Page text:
FATCA in the UK—securitisation vehicles
Produced in partnership with White & Case
FATCA in the UK—securitisation vehicles

The following Tax practice note produced in partnership with White & Case provides comprehensive and up to date legal information covering:

  • FATCA in the UK—securitisation vehicles
  • Background to FATCA
  • Outline of a standard securitisation structure
  • FATCA implications for securitisation vehicles
  • Status as FFIs or deemed-compliant FFIs
  • Intergovernmental agreements
  • Expanded affiliated groups
  • Related Entities exemption
  • Application of EAGs to securitisation companies
  • Grandfathered obligations and FATCA withholding on payments to investors
  • More...

FATCA in the UK—securitisation vehicles

Background to FATCA

FATCA is so-called because it derives from the Foreign Account Tax Compliance provisions in Subtitle A of Title V (offset Provisions) of the United States Hiring Incentives to Restore Employment Act 2010 (the HIRE Act).

The main FATCA provisions are contained in Chapter 4 of Subtitle A of the US Internal Revenue Code of 1986, as amended (the Code) and supplemented by the Final Regulations, TD 9610, TD 9657, TD 9809 (regulations relating to information reporting by foreign financial institutions and withholding on certain payments to foreign financial institutions and other foreign entities) and REG-132881-17 (proposed US Treasury regulations, which may be relied upon pending finalization, relating to the elimination and deferral of certain categories of FATCA withholding) (the US FATCA Regulations).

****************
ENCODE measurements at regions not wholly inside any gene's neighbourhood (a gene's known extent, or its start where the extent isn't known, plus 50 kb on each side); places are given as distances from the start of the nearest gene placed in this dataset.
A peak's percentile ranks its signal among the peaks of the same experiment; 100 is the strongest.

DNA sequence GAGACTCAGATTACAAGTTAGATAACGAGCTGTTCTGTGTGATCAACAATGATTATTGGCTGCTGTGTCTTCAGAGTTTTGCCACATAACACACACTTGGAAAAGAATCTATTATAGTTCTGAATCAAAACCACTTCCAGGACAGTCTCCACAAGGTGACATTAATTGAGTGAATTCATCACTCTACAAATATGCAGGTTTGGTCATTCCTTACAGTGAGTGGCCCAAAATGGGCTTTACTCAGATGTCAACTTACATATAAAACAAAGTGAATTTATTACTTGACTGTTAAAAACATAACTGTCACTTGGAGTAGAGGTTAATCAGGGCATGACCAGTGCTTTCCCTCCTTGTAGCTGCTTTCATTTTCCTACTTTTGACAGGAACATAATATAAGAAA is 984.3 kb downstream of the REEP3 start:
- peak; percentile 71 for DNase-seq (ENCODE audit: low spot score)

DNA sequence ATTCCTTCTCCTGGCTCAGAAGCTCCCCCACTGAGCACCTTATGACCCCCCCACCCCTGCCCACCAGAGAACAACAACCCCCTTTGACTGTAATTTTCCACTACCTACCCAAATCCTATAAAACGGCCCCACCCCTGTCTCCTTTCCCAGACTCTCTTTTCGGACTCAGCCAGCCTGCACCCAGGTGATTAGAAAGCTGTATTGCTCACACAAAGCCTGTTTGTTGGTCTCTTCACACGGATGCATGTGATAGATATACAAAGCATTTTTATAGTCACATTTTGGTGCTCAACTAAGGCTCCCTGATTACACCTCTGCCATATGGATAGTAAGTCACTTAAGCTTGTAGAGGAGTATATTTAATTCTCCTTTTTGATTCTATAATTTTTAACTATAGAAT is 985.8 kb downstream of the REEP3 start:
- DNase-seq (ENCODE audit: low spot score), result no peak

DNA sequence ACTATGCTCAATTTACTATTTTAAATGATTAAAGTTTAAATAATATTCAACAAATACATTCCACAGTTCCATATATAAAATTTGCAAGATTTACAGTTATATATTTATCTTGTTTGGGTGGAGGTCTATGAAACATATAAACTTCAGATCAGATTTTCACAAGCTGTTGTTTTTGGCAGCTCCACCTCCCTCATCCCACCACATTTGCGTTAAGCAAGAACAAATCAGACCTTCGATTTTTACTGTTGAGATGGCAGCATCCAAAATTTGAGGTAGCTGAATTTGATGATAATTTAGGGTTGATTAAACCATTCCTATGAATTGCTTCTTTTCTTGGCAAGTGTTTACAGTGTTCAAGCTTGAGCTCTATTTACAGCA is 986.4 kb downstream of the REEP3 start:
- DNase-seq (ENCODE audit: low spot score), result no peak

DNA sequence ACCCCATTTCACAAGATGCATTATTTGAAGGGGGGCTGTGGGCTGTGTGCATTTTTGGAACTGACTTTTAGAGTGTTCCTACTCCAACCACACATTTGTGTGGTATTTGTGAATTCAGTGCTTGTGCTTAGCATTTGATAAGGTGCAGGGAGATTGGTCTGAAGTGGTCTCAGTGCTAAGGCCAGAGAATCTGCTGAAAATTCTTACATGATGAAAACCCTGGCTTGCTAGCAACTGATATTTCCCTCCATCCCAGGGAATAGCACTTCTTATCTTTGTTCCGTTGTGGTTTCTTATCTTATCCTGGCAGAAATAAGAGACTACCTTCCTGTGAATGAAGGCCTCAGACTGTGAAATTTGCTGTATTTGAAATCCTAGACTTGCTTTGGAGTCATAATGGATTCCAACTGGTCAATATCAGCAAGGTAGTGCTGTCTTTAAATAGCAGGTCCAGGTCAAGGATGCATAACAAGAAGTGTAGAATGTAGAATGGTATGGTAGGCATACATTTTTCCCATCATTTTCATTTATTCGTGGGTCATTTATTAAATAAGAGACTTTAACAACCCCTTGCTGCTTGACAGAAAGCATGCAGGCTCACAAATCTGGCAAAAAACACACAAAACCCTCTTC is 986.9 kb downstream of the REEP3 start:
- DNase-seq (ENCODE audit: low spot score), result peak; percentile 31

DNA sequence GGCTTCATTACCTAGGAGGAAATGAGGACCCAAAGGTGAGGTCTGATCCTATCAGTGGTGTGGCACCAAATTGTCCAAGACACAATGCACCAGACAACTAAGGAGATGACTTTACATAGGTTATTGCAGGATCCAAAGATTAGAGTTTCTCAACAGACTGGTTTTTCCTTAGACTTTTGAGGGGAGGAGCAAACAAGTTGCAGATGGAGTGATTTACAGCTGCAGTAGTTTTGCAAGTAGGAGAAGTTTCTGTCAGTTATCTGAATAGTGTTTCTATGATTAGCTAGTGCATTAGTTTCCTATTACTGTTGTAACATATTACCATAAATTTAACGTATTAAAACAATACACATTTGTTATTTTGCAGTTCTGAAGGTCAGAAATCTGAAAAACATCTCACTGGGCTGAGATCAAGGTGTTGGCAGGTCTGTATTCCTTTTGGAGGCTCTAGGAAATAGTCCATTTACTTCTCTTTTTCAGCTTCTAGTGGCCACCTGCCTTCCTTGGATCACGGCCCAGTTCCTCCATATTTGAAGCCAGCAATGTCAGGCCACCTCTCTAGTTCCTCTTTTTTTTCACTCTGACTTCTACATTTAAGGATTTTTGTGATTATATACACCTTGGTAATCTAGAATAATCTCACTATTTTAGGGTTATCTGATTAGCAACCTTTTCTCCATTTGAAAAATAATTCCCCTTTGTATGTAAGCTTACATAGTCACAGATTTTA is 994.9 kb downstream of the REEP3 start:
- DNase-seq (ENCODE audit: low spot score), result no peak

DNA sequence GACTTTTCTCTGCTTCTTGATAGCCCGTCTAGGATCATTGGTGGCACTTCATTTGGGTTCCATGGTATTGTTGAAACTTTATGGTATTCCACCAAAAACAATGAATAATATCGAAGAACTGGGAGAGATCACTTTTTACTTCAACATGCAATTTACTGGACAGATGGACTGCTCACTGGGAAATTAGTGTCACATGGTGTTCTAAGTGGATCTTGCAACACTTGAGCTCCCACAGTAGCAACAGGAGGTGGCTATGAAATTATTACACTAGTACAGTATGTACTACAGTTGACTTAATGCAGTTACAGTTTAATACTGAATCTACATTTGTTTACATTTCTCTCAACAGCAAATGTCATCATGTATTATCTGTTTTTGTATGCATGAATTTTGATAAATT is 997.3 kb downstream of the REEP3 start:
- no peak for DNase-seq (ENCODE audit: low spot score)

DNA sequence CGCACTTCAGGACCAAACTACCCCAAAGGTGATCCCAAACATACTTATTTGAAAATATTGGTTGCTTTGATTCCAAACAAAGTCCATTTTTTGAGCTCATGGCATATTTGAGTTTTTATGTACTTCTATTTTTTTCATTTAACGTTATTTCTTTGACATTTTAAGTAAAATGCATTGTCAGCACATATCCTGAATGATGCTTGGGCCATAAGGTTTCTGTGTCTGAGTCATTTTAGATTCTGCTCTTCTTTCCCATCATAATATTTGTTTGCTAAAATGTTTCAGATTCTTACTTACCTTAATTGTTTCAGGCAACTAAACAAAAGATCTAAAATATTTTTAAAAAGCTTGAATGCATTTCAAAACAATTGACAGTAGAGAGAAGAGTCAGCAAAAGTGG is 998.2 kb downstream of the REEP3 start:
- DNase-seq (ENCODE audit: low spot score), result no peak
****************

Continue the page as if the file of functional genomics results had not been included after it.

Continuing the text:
The aim of FATCA is to deter and reduce tax evasion by US taxpayers using foreign (ie non-US) accounts to hide income and assets from the Internal Revenue Service (the IRS).

Broadly, FATCA requires financial institutions (FIs) (as defined by FATCA) outside the US (ie foreign financial institutions (FFIs)) to report information on their US account holders to the IRS.

If the financial institution fails to comply with the FATCA reporting requirements, it can, depending on the jurisdiction in which it is resident, be subjected to a 30% US withholding tax on certain US source income (not just the US

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